Chris Ford

This article is about the professional basketball player. For the professional wrestler, see Crowbar (wrestler).
Chris Ford
Personal information
Born (1949-01-11) January 11, 1949
Atlantic City, New Jersey
Nationality American
Listed height 6 ft 5 in (1.96 m)
Listed weight 190 lb (86 kg)
Career information
High school Holy Spirit (Absecon, New Jersey)
College Villanova (1969–1972)
NBA draft 1972 / Round: 2 / Pick: 17th overall
Selected by the Detroit Pistons
Playing career 1972–1982
Position Shooting guard / Small forward
Number 42
Career history
As player:
19721978 Detroit Pistons
1978–1982 Boston Celtics
As coach:
19831990 Boston Celtics (assistant)
19901995 Boston Celtics
19961998 Milwaukee Bucks
19982000 Los Angeles Clippers
2001–2003 Brandeis University
2003–2004 Philadelphia 76ers (assistant)
2004 Philadelphia 76ers (interim)
Career highlights and awards

As player:

As coach:

As assistant coach:

Career statistics
Points 7,314 (9.2 ppg)
Assists 2,719 (3.4 apg)
Steals 1,152 (1.6 spg)
Stats at

Christopher Joseph Ford (born January 11, 1949) is an American former professional basketball player and head coach. He is known for making the first-counted three-point shot on October 1979. A 6-foot-5 (1.96 m) guard, he played high school basketball at Holy Spirit High School in Absecon, New Jersey,[1] before continuing on to Villanova University.

He played 10 seasons (1972–1982) in the NBA as a member of the Detroit Pistons and Boston Celtics. Ford is credited with scoring the NBA's first three-point shot for the Boston Celtics on October 12, 1979 in a game against the Houston Rockets at Boston Garden. After winning a championship with the Boston Celtics, he ended his playing career in 1982 with 7,314 total points.

Ford later served as a head coach for the Celtics (1990–95), the Milwaukee Bucks (1996–98), the Los Angeles Clippers (1998–2000), and the Philadelphia 76ers (2003–04). He coached the Eastern All-Stars in the 1991 NBA All-Star game. He also served as an assistant with the Celtics and Sixers.

In addition to coaching at the professional level, Ford spent two seasons (2001–2003) as head basketball coach at Brandeis University, a Division III school in Waltham, Mass.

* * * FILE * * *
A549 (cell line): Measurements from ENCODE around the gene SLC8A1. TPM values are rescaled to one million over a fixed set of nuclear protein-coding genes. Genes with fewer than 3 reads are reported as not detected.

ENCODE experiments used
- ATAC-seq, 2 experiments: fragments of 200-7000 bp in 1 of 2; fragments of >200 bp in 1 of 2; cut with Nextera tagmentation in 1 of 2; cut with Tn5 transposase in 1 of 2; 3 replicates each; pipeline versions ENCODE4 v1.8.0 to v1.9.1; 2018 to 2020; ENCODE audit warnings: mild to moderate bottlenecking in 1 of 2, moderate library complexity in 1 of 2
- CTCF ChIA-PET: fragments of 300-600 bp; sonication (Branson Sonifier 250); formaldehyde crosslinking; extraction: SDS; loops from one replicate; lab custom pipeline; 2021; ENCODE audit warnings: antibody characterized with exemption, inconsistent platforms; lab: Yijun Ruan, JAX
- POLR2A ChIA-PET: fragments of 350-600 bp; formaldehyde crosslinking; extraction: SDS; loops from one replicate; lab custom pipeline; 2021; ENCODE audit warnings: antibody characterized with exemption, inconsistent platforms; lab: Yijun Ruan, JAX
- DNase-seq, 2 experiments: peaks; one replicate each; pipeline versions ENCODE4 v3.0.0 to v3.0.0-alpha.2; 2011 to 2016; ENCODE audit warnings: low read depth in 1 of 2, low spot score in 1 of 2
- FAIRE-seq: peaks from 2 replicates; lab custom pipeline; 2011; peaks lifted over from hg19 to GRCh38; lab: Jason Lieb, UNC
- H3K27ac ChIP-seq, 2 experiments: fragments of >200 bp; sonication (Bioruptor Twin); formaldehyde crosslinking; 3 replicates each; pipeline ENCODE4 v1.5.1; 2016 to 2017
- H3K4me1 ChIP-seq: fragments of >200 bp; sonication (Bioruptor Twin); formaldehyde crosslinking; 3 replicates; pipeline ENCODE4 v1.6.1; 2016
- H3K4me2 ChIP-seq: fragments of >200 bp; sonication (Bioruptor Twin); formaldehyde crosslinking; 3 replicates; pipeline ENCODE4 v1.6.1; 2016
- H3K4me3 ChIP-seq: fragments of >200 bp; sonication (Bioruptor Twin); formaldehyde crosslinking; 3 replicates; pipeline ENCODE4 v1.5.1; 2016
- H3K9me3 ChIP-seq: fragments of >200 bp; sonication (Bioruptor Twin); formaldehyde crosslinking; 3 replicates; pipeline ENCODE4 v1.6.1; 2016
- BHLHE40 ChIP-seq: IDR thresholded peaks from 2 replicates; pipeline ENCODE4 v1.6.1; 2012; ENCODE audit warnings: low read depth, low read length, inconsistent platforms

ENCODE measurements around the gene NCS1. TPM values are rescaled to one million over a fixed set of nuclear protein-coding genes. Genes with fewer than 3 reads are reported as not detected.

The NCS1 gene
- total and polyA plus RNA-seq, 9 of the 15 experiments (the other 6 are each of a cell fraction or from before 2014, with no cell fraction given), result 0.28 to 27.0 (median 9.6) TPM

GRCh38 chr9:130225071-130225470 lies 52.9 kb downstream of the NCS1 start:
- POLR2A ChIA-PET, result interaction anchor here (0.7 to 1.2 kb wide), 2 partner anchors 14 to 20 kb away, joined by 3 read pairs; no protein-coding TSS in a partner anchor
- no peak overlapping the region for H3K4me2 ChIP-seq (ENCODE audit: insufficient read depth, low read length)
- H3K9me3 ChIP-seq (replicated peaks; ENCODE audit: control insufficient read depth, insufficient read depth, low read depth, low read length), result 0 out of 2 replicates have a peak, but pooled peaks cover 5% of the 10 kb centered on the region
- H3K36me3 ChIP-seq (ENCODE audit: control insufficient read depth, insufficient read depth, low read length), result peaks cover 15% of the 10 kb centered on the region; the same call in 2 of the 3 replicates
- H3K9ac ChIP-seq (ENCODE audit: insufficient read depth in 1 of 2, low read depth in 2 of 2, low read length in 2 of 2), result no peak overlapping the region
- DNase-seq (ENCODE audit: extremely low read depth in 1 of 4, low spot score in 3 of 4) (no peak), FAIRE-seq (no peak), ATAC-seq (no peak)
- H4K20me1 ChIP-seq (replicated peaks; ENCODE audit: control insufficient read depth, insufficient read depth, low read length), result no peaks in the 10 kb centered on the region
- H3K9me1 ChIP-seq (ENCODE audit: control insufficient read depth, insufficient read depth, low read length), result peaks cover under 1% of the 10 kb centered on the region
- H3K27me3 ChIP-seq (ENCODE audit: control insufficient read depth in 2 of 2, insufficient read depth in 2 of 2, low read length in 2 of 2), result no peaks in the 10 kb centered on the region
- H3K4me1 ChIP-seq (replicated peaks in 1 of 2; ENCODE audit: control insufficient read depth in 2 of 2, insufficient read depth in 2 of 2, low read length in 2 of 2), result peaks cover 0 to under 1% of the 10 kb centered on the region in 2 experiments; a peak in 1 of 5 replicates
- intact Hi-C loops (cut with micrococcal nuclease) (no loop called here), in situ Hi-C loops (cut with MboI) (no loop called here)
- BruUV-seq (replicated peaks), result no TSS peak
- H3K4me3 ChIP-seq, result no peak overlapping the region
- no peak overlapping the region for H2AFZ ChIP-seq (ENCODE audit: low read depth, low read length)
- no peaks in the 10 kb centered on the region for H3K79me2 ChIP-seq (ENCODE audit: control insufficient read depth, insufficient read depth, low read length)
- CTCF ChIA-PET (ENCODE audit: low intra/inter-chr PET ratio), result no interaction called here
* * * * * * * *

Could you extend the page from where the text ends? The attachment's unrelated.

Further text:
Ford later became a scout for the 76ers. He is currently a coaching consultant for the New York Knicks.[2]

Coaching record

Regular season G Games coached W Games won L Games lost W–L % Win-loss %
Post season PG Playoff games PW Playoff wins PL Playoff losses PW–L % Playoff win-loss %
Team Year G W L WL% Finish PG PW PL PWL% Result
Boston 1990–91 645626.6831st in Atlantic1156.455 Lost in Conf. Semifinals
Boston 1991–92 825131.6221st in Atlantic1064.600 Lost in Conf. Semifinals
Boston 1992–93 824834.5852nd in Atlantic413.350 Lost in First Round
Boston 1993–94 823250.3905th in Atlantic Missed Playoffs
Boston 1994–95 823547.4273rd in Atlantic413.350 Lost in First Round
Milwaukee 1996–97 823349.4027th in Central Missed Playoffs
Milwaukee 1997–98 823646.4397th in Central Missed Playoffs
L.A. Clippers 1998–99 50941.1807th in Pacific Missed Playoffs
L.A. Clippers 1999–00 451134.244(fired)
Philadelphia 2003–04 301218.4005th in Atlantic Missed Playoffs
Career 699323376.462 291316.448


  1. "Assistant Ford promoted to replace Ayers",, February 10, 2004. Accessed May 21, 2007. "A native of Atlantic City, N.J., Ford attended Holy Spirit High School in Absecon, N.J., and went on to play at Villanova University from 1968-72, where he helped the Wildcats reach the 1971 NCAA championship game against UCLA."
  2. May, Peter. "Woodson Mentor-Turned-Consultant Has Celtic Roots as Player and Coach". Retrieved 23 April 2013.
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